US & Canada

US turning to UN over flow of Central American migrants

Boy behind a caged barrier in a detention vehicle Image copyright Getty Images
Image caption Tens of thousands of children fleeing violence have been apprehended by immigration officers

The US is looking to the United Nations for help in dealing with thousands of migrants fleeing to the US to escape violence in Central America.

The hope is that the UN High Commissioner for Refugees will set up processing centres for people to apply for resettlement in the region.

The centres would be located in several Central American countries.

Over 68,000 unaccompanied children were apprehended by US immigration authorities in 2014.

Violence and endemic poverty in several Central American countries have been driving migrants north to the US.

Image copyright Getty Images

Refugees cannot make applications for relocation while in their home country, so they must travel to neighbouring countries to apply for relocation to a third country.

The hope is the processing centres would provide at least temporary safety while asylum claims were processed, and would mean people being relocated to other countries other than the US.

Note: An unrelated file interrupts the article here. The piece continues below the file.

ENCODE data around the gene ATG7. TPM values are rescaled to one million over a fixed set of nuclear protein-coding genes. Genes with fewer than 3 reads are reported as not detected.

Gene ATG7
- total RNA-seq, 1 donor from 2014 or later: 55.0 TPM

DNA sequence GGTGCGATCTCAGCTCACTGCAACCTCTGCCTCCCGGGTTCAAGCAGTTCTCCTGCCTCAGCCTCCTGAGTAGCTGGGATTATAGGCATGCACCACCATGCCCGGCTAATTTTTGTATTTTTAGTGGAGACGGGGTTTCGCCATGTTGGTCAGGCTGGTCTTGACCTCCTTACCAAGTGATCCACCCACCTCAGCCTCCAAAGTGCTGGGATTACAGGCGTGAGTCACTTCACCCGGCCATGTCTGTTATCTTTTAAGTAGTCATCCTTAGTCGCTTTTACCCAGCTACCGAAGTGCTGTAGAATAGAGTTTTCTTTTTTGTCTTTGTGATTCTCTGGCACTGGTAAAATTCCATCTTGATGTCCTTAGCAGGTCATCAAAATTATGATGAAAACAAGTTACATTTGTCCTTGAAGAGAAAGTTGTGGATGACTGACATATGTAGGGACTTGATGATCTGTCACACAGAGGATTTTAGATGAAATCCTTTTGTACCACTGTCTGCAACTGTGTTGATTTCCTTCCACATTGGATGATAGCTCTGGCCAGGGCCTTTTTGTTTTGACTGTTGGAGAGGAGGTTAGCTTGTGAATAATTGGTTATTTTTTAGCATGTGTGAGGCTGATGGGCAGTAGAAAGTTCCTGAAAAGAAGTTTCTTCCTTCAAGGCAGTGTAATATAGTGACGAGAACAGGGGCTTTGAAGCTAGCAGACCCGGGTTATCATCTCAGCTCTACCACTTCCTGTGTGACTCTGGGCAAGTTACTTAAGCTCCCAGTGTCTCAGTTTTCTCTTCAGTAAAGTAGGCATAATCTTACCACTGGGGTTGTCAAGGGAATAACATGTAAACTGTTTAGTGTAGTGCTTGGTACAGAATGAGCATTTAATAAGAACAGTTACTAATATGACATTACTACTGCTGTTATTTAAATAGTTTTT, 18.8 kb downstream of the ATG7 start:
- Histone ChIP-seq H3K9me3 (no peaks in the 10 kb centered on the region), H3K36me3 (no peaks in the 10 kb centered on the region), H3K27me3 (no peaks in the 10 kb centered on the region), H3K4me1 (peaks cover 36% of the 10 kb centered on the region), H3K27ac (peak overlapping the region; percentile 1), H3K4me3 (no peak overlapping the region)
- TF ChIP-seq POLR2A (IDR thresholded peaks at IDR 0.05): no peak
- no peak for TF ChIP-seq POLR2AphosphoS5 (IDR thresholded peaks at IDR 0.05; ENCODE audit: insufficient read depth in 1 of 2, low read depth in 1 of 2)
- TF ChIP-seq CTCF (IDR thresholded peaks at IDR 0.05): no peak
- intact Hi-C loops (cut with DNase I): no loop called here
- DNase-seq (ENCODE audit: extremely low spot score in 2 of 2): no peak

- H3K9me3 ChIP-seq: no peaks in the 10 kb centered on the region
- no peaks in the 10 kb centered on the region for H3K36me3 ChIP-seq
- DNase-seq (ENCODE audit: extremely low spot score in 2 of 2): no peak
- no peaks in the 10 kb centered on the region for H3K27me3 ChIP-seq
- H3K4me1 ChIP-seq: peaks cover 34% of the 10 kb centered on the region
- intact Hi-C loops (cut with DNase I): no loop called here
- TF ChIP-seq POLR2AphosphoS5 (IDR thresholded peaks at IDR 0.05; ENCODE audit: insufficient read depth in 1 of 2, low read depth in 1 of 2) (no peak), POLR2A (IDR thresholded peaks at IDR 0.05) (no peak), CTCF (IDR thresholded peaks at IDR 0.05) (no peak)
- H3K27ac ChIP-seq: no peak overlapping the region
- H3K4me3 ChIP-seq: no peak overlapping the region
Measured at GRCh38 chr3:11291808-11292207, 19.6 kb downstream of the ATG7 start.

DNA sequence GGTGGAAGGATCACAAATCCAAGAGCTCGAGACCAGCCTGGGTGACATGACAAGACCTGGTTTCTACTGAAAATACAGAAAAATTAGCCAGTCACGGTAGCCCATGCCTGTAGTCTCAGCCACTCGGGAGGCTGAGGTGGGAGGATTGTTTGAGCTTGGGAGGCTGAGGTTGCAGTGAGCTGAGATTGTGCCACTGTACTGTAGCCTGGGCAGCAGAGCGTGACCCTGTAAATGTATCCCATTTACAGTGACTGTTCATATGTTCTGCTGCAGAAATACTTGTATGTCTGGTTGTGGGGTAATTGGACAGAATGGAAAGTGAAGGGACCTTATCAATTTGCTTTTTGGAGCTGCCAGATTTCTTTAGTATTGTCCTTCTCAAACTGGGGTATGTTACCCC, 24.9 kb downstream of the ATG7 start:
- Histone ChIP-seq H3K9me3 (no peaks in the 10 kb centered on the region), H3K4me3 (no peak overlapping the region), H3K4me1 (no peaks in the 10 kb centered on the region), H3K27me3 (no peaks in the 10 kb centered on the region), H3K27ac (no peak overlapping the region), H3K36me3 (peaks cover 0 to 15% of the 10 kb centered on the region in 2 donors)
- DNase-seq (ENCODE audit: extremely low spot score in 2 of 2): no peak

"We are hopeful that this process can be an effective tool for assessing individuals' humanitarian relief claims and avoid a very dangerous journey to the United States," said a senior administration official.

Image copyright Getty Images

In recent days, the White House has been working behind the scenes to tamp down rebukes from members of the president's own party over deportation raids that took place over the holidays.

The raids saw over 120 immigrants placed in line for deportation over New Year's weekend.

Just hours before Mr Obama's final State of the Union address on Tuesday, more than 140 House Democrats signed a letter urging the administration to halt the raids.

The official, speaking to the BBC, said the UN plan was not a reaction to this and had been in the works "for months".

When asked if the raids would be suspended, the official said: "The administration's priorities for removal have not changed since 2014. The actions that occurred two weekends ago are consistent with those priorities we established in 2014."

Image copyright Getty Images

Each year, the US Congress establishes a cap for the number of refugees it would like to see resettled in the US each year. The current cap sits at 85,000 people from around the globe.

By comparison, the crisis that peaked during the summer of 2014 saw over 68,000 unaccompanied children apprehended by US immigration authorities on the southern border over fiscal year 2014.

Mr Biden has been a proponent of development projects for Central America, including asking Congress for $1bn for development projects in El Salvador, Guatemala and Honduras.

Congress ultimately approved $750m as part of the massive budget passed in December.

While less than what the Obama administration had asked for, the official said the funding was "substantial and that's going to make a significant difference here".